Mark Behnke

Editor’s note: I expect London will be available worldwide sooner than later as the previous exclusive fragrance to a boutique, Lavender Palm, became widely available about a year later. As of this writing it is still only available in London.

New Perfume Reviews Tom Ford Private Blend Mandarino di Amalfi & Costa Azzurra- Summer Tableaux

The Tom Ford Private Blend collection is one of the more successful luxury collections on the market. One thing about it though is the fragrances which make it up would hardly be described as light. Outside of 2007’s Neroli Portofino and 2010’s Azure Lime this is not a collection I reach for during the summer. The two newest additions to the Private Blend line, Mandarino di Amalfi and Costa Azzurra, are going to change that.

As they did last year with the Oud Collection, Creative Directors Tom Ford and Karen Khoury are creating another collection of three by adding two new partners to an existing entry. This time the prior release is Neroli Portofino and the two new ones are packaged in the same blue glass bottle to signal they belong together. Both of them are being released at the perfect time as these are warm weather fragrances made for summer fun.

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Calice Becker (l.) and the Author

Mandarino di Amalfi is composed by Calice Becker and it is Mme Becker at her absolute finest. When Mme Becker really hits a home run with me is when she takes what seems an almost impossible number of raw materials and fashions something subtle and complex. Mandarino di Amalfi takes the very common trope of a citrus fragrance and by adding in herbs, spice, flowers, resins and musk she twists the normal into something almost paranormal as some of these notes flit through like fast moving poltergeists.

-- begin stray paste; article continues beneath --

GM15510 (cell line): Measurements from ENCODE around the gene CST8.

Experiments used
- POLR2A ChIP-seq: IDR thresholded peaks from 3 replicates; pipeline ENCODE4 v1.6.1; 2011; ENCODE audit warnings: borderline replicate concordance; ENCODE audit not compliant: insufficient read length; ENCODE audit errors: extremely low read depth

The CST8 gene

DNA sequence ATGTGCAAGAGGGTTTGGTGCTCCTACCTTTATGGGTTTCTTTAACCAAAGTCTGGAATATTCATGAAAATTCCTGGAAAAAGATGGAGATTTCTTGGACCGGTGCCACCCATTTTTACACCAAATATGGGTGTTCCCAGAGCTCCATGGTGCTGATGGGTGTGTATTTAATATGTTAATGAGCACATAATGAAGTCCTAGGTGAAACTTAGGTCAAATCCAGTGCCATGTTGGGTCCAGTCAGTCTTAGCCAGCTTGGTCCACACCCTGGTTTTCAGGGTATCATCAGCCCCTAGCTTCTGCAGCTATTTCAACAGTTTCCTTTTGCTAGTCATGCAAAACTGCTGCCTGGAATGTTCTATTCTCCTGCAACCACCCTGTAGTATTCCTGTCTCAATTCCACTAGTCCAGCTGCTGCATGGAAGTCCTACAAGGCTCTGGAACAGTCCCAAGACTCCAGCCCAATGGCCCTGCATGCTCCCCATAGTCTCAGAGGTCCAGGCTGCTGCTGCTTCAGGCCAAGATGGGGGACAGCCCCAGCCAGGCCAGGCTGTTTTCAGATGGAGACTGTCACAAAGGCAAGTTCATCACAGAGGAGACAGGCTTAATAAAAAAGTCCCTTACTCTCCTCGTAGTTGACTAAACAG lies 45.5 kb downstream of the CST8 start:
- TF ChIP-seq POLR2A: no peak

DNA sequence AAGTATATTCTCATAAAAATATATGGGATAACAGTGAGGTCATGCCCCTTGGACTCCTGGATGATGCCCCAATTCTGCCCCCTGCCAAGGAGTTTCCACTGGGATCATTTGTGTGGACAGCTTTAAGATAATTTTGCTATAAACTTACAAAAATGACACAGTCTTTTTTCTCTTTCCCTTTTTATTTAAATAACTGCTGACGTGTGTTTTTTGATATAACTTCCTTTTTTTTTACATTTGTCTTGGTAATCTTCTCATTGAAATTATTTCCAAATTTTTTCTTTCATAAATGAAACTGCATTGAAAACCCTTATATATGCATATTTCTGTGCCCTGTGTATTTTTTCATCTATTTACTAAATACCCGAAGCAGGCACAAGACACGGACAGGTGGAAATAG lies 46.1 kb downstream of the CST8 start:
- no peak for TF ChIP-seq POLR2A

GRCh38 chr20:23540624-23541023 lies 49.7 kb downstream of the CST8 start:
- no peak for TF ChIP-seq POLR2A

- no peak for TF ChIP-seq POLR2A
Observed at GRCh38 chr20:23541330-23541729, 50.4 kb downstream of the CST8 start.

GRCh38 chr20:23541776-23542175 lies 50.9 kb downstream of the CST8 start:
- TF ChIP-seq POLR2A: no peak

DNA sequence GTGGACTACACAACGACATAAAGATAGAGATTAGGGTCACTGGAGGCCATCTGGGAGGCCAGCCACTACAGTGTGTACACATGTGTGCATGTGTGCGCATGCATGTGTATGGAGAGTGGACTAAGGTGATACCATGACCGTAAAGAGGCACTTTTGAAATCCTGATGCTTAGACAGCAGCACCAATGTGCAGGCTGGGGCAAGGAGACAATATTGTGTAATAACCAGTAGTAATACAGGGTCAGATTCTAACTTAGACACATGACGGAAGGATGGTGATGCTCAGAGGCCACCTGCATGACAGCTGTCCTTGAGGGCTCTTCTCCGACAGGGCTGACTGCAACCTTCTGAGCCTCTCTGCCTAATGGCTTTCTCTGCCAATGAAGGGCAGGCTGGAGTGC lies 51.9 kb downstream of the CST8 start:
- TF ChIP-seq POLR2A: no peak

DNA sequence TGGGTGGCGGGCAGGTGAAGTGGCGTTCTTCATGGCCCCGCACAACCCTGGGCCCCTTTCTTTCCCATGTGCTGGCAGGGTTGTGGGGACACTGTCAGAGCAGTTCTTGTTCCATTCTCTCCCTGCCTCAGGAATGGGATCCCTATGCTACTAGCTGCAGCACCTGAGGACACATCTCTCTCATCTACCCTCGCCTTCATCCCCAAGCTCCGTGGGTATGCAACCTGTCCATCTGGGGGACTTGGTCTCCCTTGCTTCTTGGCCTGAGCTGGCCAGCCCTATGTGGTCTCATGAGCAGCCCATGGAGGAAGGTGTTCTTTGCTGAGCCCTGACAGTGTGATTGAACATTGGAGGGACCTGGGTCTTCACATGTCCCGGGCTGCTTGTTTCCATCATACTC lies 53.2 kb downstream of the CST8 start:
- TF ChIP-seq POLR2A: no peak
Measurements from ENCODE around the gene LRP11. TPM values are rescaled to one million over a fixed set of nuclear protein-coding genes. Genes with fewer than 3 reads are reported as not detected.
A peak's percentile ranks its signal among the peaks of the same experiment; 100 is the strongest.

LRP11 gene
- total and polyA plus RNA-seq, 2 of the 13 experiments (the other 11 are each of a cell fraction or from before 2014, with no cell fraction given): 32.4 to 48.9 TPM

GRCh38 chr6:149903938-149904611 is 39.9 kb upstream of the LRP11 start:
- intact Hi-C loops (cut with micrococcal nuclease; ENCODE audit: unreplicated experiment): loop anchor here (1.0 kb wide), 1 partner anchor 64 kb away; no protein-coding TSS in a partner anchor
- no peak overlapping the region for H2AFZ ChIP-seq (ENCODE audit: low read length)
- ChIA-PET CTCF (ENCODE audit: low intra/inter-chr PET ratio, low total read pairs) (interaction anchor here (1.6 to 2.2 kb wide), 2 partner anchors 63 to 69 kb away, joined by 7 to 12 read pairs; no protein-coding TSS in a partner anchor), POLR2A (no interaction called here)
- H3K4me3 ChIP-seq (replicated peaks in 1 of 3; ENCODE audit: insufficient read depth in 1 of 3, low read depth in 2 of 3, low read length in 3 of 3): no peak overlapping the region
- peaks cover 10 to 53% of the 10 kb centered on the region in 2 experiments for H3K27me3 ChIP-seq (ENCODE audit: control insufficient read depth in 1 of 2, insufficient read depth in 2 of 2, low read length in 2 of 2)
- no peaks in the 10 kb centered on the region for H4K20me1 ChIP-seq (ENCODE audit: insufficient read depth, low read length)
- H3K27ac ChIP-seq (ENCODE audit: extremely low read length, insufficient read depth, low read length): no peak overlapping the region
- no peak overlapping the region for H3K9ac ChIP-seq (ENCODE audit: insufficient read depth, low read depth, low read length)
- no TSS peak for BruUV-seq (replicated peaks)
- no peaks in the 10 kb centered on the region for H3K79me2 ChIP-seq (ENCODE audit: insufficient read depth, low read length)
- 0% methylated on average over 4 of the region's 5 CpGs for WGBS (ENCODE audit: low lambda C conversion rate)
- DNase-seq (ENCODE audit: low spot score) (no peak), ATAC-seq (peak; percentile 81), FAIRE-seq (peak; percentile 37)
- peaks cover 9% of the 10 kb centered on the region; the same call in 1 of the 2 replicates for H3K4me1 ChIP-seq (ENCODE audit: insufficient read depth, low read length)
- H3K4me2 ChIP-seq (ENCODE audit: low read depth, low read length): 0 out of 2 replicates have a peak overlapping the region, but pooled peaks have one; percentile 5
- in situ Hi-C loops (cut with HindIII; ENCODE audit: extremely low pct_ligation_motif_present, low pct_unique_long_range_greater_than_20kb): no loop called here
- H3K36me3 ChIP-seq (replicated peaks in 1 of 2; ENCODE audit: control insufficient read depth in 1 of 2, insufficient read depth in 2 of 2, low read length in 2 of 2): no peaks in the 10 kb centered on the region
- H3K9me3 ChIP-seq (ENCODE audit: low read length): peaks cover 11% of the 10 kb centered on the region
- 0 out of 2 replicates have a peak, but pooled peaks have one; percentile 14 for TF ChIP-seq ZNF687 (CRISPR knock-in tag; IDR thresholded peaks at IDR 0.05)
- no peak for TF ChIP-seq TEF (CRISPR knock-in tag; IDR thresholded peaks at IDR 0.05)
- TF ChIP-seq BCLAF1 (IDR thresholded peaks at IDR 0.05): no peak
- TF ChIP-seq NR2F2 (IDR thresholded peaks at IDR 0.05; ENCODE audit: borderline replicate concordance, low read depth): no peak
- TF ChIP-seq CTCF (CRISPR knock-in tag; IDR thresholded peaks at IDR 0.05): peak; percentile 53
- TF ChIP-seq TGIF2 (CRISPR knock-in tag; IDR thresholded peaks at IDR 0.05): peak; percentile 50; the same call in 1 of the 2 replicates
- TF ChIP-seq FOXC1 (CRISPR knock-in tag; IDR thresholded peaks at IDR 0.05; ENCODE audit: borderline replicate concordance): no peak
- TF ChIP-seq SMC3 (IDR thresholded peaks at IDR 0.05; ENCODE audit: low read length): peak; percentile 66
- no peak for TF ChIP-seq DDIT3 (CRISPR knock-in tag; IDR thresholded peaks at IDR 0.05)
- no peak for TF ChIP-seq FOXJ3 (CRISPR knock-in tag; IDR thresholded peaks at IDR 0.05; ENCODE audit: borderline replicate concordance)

Mme Becker places her luminous mandarin in place and then like an olfactory version of a clove orange she pierces it with all manner of herbs and spices. A spear of tarragon, a javelin of blackcurrant bud, a lance of coriander, an arrow of spearmint, and a stiletto of basil stab through the citrus each adding a particular kind of energetic contrast. By the end of the early going you have well spiced herbal mandarin standing by itself. This wonderfully aromatic phase is caressed by a floral touch of jasmine and orange blossom. The jasmine is the smell of humid summer nights and a bit of shiso adds a green foundation to the florals. Vetiver and labdanum make things a little greener but not overwhelmingly so. Finally a bit of civet and musk end with a flash of animalic sensuality. On its surface Mandarino di Amalfi is an orange perfume but underneath Mme Becker adds in layers of pleasures to discover as the day unfolds.

Mandarino di Amalfi has 6-8 hour longevity and average sillage, it is pitched perfect for a summer fragrance.

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Yann Vasnier